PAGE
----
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Moment of Inertia/Angular Speed/Torque

  1. Sep 13, 2007 #1
    1. The problem statement, all variables and given/known data
    A flat construction of two circular rings that have a common center and are held together by three rods of negligible mass. The construction, which is initially at rest, can rotate around the common center (like a merry-go-round) through which another rod of negligible mass extends. Mass 1 is 0.12 kg, its inside and outside radii are 0.016 m and 0.045 m, respectively. Mass 2 is 0.24 kg, its inside and outside radii are 0.090 m and 0.140 m, respectively. A tangential force of magnitude 13.0 N is applied to the outer edge of the outer ring for 0.300 s. What is the change in the angular speed of the construction during that time interval?

    2. Relevant equations
    I believe the following is the correct moment of inertia formula for this problem:

    I = (1/2)M(R1^2 + R2^2)

    3. The attempt at a solution
    What I have done so far is calculate each ring's moment of inertia.

    Ring 1:
    I1 = (1/2)M(R1^2 + R2^2)
    I1 = (1/2)(0.12 kg)((0.016 m)^2 + (0.045 m)^2)
    I1 = 1.3686e-4 (kg*m^2)

    Ring 2:
    I2 = (1/2)M(R1^2 + R2^2)
    I2 = (1/2)(0.24 kg)((0.090 m)^2 + (0.140 m)^2)
    I2 = .003324 (kg*m^2)

    This is as far as I have gotten and I am not even sure if the work I have done thus far is relevant. I am not sure what to do with the tangential force provided by the problem. I know F = ma, but I am not sure where that, or if it even does, fit in. Please help, this one has been stumping me for a while. Thanks for your time.
  2. jcsd
  3. Sep 14, 2007 #2


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    Gold Member

    The two rings are a blind. You can treat the construct as one assembly with a MoI given by the sum of the MoI of the two rings.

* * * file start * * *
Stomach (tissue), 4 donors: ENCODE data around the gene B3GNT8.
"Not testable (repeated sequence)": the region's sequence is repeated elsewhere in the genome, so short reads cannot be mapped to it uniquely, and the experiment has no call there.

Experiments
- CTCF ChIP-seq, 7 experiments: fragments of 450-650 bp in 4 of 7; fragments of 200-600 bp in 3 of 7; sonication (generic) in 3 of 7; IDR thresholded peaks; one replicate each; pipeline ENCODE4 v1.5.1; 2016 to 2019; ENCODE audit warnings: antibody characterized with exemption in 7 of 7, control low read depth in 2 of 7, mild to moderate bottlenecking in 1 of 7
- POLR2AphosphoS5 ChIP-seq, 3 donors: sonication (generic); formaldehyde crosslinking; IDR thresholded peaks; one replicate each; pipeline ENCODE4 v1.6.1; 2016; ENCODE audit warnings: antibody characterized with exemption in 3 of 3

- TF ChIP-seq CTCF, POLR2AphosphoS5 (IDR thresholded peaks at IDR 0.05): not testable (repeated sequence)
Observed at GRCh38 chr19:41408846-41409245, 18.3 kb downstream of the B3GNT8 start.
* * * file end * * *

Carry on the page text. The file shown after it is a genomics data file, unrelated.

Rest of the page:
So the problem is just to calculate the angular acceleration caused by a tangential force.
    Have a look here http://hyperphysics.phy-astr.gsu.edu/hbase/mi.html and you'll see it's just like a = f/m.
  4. Sep 14, 2007 #3
    Okay, so I used the formula from the reference you gave me, alpha = F/I:

    alpha = (13 N)/(0.00346 kg*m^2)
    alpha = 3757.225434 rad/s^2

    also I know the equation for angular speed relative to angular acceleration:
    w = alpha * time

    w = (3757.225434 rad/s^2)(0.300 s)
    w = 1127.16763 rad/s

    Unfortunately I made a mistake because that is wrong. I don't think I need to use one of the constant acceleration equations because the angular acceleration isn't constant. I thought I was on the right track. Thanks for your time.
  5. Sep 14, 2007 #4
    Nevermind, I figured out where my error was. I don't know why I did this, but I set the torque to just the tangential force. Torque is defined as force * radius. Thus all I needed to do was to multiply the 13 N force in my problem by the outer radius since that is where the force is applied. My final answer came to 157.8034682 rad/s.

    Thanks, Mentz114 for leading me in the right direction.
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